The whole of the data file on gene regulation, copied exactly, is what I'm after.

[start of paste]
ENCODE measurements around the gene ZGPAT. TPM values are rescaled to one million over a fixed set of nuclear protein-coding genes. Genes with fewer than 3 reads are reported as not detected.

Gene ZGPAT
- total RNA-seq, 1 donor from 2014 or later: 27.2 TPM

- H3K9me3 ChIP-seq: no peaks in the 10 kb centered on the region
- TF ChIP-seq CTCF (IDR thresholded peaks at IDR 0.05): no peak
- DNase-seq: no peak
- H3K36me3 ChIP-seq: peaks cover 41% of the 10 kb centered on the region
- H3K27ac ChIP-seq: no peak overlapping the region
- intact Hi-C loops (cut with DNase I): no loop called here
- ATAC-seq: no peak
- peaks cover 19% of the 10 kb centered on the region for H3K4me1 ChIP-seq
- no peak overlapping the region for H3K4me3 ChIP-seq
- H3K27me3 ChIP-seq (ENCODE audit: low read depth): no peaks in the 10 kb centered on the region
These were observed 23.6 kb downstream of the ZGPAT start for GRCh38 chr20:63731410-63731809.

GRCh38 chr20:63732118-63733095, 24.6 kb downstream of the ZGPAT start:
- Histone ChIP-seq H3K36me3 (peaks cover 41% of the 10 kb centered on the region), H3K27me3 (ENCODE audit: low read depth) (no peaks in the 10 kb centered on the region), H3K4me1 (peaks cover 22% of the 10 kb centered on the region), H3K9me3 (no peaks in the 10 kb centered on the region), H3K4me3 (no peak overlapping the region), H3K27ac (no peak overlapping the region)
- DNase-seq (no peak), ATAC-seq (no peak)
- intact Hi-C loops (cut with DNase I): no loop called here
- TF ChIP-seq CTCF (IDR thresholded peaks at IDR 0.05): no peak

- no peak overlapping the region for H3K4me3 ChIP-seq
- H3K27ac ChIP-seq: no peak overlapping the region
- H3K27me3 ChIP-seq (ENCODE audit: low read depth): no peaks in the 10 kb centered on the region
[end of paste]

ENCODE measurements around the gene ZGPAT. TPM values are rescaled to one million over a fixed set of nuclear protein-coding genes. Genes with fewer than 3 reads are reported as not detected.

Gene ZGPAT
- total RNA-seq, 1 donor from 2014 or later: 27.2 TPM

- H3K9me3 ChIP-seq: no peaks in the 10 kb centered on the region
- TF ChIP-seq CTCF (IDR thresholded peaks at IDR 0.05): no peak
- DNase-seq: no peak
- H3K36me3 ChIP-seq: peaks cover 41% of the 10 kb centered on the region
- H3K27ac ChIP-seq: no peak overlapping the region
- intact Hi-C loops (cut with DNase I): no loop called here
- ATAC-seq: no peak
- peaks cover 19% of the 10 kb centered on the region for H3K4me1 ChIP-seq
- no peak overlapping the region for H3K4me3 ChIP-seq
- H3K27me3 ChIP-seq (ENCODE audit: low read depth): no peaks in the 10 kb centered on the region
These were observed 23.6 kb downstream of the ZGPAT start for GRCh38 chr20:63731410-63731809.

GRCh38 chr20:63732118-63733095, 24.6 kb downstream of the ZGPAT start:
- Histone ChIP-seq H3K36me3 (peaks cover 41% of the 10 kb centered on the region), H3K27me3 (ENCODE audit: low read depth) (no peaks in the 10 kb centered on the region), H3K4me1 (peaks cover 22% of the 10 kb centered on the region), H3K9me3 (no peaks in the 10 kb centered on the region), H3K4me3 (no peak overlapping the region), H3K27ac (no peak overlapping the region)
- DNase-seq (no peak), ATAC-seq (no peak)
- intact Hi-C loops (cut with DNase I): no loop called here
- TF ChIP-seq CTCF (IDR thresholded peaks at IDR 0.05): no peak

- no peak overlapping the region for H3K4me3 ChIP-seq
- H3K27ac ChIP-seq: no peak overlapping the region
- H3K27me3 ChIP-seq (ENCODE audit: low read depth): no peaks in the 10 kb centered on the region